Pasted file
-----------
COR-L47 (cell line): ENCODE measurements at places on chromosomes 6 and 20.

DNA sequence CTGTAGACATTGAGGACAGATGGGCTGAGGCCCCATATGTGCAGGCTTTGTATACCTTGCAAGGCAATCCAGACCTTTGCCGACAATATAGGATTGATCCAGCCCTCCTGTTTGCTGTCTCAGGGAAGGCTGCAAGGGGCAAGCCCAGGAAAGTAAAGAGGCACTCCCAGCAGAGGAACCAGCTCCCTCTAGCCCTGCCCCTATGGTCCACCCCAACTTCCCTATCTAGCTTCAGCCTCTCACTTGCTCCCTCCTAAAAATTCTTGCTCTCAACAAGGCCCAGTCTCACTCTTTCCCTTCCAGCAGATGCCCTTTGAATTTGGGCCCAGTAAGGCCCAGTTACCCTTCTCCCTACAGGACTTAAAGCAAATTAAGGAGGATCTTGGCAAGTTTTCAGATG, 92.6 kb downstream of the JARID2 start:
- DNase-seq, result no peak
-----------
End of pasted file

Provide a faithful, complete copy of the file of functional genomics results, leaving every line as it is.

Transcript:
COR-L47 (cell line): ENCODE measurements at places on chromosomes 6 and 20.

DNA sequence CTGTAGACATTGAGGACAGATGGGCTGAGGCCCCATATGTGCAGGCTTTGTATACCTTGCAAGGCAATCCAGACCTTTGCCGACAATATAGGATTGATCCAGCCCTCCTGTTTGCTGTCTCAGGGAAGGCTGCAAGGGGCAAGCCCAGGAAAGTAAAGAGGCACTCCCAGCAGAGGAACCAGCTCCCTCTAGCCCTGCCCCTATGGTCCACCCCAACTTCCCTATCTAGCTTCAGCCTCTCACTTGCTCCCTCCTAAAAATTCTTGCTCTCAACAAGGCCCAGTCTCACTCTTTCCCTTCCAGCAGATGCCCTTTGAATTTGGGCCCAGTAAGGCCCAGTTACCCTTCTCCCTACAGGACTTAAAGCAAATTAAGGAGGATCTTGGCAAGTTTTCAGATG, 92.6 kb downstream of the JARID2 start:
- DNase-seq, result no peak